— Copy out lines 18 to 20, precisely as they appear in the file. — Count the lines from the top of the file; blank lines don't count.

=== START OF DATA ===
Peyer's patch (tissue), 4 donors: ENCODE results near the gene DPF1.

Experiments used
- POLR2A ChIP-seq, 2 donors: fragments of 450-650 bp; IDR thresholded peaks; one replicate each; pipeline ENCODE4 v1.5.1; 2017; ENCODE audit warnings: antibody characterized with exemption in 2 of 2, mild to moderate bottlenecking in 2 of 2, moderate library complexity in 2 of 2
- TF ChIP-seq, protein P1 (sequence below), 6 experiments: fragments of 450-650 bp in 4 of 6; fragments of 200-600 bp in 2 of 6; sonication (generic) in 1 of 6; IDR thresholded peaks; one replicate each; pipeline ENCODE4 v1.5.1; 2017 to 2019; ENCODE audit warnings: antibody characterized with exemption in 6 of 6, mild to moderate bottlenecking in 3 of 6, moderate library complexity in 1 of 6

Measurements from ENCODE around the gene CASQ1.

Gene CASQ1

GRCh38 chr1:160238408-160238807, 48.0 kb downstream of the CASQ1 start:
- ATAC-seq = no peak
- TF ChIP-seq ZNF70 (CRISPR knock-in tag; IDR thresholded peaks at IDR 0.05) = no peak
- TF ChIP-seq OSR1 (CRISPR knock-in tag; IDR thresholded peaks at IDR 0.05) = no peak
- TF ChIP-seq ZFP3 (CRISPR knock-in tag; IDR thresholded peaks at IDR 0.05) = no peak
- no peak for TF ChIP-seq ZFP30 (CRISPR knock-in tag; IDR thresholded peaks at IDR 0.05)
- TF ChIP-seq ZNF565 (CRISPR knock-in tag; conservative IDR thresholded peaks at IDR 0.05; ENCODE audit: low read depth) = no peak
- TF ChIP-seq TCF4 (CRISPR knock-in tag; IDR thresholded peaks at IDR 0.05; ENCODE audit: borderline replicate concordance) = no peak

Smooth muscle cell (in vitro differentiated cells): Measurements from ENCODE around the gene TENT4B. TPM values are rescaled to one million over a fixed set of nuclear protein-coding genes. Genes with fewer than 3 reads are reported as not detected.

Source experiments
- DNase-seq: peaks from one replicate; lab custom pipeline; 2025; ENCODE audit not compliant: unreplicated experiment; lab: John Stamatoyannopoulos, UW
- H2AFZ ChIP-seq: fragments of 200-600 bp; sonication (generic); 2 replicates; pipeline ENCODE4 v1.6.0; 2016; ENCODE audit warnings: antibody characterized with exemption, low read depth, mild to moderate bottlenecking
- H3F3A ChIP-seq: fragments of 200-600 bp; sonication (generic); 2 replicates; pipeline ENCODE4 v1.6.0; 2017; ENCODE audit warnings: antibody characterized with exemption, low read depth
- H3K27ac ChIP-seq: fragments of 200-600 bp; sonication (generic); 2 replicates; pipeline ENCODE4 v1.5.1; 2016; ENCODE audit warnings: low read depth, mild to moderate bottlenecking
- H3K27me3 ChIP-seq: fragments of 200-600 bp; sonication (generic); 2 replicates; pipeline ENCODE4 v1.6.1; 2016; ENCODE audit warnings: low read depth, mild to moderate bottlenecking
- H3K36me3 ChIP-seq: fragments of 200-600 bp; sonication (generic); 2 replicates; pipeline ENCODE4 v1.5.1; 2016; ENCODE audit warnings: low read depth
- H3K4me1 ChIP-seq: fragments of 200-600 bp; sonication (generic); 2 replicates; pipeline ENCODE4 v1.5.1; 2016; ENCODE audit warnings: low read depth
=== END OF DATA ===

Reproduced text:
- H2AFZ ChIP-seq: fragments of 200-600 bp; sonication (generic); 2 replicates; pipeline ENCODE4 v1.6.0; 2016; ENCODE audit warnings: antibody characterized with exemption, low read depth, mild to moderate bottlenecking
- H3F3A ChIP-seq: fragments of 200-600 bp; sonication (generic); 2 replicates; pipeline ENCODE4 v1.6.0; 2017; ENCODE audit warnings: antibody characterized with exemption, low read depth
- H3K27ac ChIP-seq: fragments of 200-600 bp; sonication (generic); 2 replicates; pipeline ENCODE4 v1.5.1; 2016; ENCODE audit warnings: low read depth, mild to moderate bottlenecking